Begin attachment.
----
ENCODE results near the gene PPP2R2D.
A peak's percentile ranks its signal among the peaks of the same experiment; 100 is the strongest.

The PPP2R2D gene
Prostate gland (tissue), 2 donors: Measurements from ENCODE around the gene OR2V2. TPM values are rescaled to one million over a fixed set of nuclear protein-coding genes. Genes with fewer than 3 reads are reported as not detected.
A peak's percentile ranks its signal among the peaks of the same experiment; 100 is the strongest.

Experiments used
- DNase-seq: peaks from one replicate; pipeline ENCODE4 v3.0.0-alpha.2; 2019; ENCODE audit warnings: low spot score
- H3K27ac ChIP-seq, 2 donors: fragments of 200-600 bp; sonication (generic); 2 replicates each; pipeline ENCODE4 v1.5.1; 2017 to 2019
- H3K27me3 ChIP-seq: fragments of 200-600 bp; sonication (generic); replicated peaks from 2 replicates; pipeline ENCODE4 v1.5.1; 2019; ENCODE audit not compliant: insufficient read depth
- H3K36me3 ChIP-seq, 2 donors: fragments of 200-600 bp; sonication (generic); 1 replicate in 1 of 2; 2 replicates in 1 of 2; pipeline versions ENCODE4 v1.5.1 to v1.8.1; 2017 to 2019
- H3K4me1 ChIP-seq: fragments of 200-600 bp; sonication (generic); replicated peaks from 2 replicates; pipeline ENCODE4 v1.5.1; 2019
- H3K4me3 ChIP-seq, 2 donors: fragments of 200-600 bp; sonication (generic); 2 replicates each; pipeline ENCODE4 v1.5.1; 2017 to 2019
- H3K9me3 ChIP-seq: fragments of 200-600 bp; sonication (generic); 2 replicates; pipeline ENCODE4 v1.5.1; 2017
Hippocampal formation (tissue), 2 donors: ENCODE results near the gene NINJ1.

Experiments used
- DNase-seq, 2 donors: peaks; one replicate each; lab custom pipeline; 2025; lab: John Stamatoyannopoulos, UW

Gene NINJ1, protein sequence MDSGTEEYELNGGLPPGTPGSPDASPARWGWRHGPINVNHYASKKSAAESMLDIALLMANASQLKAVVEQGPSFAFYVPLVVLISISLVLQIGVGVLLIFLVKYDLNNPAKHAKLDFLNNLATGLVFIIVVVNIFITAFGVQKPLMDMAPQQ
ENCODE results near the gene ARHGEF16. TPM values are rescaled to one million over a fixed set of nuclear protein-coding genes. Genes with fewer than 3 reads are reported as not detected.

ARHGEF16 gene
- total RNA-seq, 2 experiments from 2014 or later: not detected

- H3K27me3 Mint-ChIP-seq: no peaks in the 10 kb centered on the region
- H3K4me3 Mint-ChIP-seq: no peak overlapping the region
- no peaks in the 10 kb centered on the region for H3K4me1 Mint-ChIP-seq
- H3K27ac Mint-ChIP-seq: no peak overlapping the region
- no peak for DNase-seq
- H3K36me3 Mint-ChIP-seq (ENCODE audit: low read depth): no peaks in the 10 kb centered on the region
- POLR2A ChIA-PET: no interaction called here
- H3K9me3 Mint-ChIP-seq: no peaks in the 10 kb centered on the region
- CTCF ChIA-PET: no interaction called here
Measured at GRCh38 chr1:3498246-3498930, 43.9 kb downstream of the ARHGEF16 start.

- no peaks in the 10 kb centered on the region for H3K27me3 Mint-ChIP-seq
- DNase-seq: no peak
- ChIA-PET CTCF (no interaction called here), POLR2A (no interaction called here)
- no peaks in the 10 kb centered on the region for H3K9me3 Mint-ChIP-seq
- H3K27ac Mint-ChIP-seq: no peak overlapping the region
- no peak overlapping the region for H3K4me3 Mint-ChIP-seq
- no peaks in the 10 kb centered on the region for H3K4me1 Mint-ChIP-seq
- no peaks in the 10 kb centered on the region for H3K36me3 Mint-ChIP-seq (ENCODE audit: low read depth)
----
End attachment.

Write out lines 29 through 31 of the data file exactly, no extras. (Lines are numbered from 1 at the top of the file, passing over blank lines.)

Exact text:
- CTCF ChIA-PET: no interaction called here
Measured at GRCh38 chr1:3498246-3498930, 43.9 kb downstream of the ARHGEF16 start.

- no peaks in the 10 kb centered on the region for H3K27me3 Mint-ChIP-seq